A Simplified Understanding of the Black Swan: Anti-phospholipid Antibody Syndrome
Anti-phospholipid antibody syndrome is caused by the presence of specific antibodies against phospholipid-binding plasma proteins in serum of patient, with or without underlying autoimmune diseases, that causes prolongation of tests of coagulation. High index of clinical suspicion is required for diagnosis. Stroke or myocardial infarction in young, unprovoked recurrent deep vein thrombosis and recurrent pregnancy loss are typical scenarios where it should be suspected. Presence of non-criteria manifestations like livedoreticularis, skin ulcers, nephropathy, valvular-heart disease and thrombocytopenia adds to diagnostic clue for presence of the syndrome. Therapeutic anti-coagulation with heparin followed by warfarin is required for patients with acute thrombosis. Those with venous thrombosis are given moderate-intensity warfarin(INR 2-3), whereas those with arterial thrombosis or recurrent venous thrombosis even on warfarin are treated with high intensity warfarin (INR 3-4). Similarly, anticoagulation with heparin is advised throughout pregnancy and up to six weeks postpartum. Treatment recommendations are still not clear for asymptomatic patients and in those with non-criteria manifestations of the disease. Steroids, intravenous immunoglobulin and immunosuppressant are reported to be effective in catastrophic cases characterized by rapid small vessel thrombotic involvement of multiple organ systems. Studies are evaluating the efficacy of direct thrombin inhibitors in the management of refractory cases.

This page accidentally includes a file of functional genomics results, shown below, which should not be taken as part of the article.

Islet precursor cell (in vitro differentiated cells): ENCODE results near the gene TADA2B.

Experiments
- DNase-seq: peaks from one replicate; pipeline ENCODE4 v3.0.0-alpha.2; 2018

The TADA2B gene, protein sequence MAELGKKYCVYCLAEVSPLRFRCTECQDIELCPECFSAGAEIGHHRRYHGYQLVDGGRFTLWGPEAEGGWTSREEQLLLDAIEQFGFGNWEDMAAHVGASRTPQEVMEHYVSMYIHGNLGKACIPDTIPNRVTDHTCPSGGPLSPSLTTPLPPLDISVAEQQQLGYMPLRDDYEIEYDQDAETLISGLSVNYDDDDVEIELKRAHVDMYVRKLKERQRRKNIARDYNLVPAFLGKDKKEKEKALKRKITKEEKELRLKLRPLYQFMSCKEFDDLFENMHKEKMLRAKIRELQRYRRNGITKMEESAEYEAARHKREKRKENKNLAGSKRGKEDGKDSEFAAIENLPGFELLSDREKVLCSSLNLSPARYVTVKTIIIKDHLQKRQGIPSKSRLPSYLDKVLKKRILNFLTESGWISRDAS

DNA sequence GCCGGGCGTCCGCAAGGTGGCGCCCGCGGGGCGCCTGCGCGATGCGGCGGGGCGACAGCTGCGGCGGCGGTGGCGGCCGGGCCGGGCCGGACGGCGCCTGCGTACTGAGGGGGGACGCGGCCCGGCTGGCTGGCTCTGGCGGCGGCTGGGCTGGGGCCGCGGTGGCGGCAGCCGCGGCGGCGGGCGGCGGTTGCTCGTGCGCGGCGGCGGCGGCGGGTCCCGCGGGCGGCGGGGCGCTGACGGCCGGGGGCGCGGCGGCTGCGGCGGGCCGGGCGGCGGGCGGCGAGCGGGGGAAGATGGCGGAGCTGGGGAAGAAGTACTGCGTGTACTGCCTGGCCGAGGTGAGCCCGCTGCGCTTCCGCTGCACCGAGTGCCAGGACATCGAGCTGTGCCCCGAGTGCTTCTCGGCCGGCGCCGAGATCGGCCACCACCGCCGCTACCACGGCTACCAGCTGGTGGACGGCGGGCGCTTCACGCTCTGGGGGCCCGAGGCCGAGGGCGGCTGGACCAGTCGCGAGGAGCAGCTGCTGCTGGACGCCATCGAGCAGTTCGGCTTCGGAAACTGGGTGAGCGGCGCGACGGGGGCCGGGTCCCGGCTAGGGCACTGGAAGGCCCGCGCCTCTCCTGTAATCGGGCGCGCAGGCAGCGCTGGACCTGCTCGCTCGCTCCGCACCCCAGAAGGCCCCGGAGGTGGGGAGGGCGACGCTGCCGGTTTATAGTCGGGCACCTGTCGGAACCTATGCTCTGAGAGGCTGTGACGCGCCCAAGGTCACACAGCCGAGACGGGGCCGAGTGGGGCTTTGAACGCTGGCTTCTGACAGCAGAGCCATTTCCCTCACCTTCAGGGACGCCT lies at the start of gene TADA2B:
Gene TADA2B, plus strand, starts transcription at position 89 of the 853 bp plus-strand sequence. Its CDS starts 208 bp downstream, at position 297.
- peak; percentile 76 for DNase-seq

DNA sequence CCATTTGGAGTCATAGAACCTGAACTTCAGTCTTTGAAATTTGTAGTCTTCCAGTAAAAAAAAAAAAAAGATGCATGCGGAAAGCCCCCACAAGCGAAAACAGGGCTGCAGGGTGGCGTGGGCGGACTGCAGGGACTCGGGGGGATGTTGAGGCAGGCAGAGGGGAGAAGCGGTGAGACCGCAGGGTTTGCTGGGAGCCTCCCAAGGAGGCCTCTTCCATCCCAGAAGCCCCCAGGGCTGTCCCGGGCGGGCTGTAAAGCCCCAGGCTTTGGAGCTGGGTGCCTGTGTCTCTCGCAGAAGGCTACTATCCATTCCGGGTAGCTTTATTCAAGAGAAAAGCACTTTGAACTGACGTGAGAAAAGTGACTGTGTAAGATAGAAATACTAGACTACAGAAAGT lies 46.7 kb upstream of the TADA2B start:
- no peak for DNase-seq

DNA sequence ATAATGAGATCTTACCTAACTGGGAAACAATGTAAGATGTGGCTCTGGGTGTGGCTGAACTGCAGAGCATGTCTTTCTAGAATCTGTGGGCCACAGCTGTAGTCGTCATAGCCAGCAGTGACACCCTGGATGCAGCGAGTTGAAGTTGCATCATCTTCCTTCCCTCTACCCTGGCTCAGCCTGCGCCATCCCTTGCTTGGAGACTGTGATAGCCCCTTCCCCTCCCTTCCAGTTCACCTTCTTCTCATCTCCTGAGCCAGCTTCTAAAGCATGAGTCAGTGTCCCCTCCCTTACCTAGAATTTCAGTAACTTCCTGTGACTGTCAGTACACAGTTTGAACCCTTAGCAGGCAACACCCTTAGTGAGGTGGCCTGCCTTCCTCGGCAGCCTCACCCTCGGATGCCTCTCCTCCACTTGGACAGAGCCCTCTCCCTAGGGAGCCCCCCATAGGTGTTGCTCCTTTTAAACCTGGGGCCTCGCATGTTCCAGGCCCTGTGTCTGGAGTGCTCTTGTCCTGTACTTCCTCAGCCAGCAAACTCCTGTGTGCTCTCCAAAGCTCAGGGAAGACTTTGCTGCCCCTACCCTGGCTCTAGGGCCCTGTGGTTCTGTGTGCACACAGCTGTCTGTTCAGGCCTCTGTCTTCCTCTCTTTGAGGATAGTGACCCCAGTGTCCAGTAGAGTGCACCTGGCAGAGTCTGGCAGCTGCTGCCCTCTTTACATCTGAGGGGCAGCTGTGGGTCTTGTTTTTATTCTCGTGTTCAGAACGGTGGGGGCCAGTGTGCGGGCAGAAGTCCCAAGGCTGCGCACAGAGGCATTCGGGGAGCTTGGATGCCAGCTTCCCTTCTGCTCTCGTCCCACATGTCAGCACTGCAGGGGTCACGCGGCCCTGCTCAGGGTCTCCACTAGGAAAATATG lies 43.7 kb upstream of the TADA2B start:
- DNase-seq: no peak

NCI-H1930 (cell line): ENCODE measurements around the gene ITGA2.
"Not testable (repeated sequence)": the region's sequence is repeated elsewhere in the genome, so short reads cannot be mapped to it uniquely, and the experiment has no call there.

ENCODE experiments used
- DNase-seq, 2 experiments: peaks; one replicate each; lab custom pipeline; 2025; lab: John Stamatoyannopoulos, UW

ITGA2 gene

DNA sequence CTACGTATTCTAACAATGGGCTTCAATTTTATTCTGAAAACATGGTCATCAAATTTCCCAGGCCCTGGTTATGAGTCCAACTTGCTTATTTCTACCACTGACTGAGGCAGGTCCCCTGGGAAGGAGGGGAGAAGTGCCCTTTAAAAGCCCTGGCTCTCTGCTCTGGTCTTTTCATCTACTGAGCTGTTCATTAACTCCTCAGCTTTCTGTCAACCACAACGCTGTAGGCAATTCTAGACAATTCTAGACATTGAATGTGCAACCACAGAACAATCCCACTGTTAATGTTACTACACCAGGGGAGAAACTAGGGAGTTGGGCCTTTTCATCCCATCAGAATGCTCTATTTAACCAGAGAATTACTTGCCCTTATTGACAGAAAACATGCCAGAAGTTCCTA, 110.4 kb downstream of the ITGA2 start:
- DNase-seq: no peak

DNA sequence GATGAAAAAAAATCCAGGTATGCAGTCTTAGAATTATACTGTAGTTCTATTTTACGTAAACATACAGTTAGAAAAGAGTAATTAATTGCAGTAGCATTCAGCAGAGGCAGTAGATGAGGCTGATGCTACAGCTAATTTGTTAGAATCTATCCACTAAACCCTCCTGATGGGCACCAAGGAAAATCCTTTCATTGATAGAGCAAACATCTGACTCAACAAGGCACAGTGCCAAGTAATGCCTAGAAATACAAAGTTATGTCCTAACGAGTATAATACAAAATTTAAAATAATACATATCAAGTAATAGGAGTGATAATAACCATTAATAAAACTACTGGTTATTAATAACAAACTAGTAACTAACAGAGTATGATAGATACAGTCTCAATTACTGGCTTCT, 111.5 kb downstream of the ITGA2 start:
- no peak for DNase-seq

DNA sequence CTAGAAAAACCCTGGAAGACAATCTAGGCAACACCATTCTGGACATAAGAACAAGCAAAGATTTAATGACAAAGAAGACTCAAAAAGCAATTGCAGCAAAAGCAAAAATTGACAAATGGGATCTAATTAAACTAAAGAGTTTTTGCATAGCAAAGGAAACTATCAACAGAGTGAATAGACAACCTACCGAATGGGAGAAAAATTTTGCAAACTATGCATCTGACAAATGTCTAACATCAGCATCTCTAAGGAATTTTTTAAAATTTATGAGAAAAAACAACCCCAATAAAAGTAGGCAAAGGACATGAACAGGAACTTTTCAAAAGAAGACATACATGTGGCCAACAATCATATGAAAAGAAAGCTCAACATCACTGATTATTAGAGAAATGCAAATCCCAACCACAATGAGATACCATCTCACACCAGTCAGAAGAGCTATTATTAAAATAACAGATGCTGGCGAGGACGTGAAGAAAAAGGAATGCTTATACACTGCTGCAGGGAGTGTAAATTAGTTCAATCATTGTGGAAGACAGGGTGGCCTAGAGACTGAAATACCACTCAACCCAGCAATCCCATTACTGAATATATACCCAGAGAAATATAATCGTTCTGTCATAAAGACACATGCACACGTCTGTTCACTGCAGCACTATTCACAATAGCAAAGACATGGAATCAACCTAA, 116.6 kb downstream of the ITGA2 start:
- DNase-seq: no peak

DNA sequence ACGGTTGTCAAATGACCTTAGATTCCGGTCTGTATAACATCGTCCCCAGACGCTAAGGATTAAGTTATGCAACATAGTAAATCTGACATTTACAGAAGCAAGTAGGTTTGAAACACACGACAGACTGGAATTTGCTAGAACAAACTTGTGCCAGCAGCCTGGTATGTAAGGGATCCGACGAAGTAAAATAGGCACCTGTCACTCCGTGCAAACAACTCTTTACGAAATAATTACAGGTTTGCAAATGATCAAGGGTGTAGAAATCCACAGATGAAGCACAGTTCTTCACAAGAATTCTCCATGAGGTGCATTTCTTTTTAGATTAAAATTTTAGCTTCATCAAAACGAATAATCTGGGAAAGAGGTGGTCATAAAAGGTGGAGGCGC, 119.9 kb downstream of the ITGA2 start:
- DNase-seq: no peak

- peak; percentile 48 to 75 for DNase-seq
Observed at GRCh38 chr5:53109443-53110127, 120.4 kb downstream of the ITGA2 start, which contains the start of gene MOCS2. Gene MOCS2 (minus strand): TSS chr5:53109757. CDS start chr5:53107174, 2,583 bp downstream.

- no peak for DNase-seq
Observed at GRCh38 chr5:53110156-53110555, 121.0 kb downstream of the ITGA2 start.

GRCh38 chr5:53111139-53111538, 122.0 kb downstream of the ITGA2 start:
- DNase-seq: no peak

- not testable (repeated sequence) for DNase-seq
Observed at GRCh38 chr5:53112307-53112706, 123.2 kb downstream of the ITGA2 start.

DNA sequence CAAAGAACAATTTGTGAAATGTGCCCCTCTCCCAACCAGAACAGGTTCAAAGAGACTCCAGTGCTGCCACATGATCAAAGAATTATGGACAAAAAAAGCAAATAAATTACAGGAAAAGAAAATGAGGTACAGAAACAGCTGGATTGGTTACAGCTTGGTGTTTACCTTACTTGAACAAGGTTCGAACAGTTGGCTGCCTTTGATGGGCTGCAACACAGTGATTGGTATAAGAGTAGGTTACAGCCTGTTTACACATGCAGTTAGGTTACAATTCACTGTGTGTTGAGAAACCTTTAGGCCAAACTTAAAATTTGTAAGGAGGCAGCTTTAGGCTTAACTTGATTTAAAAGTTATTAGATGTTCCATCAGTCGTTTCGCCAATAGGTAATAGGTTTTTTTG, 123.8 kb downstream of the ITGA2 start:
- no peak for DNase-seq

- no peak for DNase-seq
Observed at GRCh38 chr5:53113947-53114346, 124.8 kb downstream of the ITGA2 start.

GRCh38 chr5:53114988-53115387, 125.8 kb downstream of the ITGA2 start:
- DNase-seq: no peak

Keywords: anticoagulants; anti-phospholipid syndrome; obstetric APS; thrombotic APS.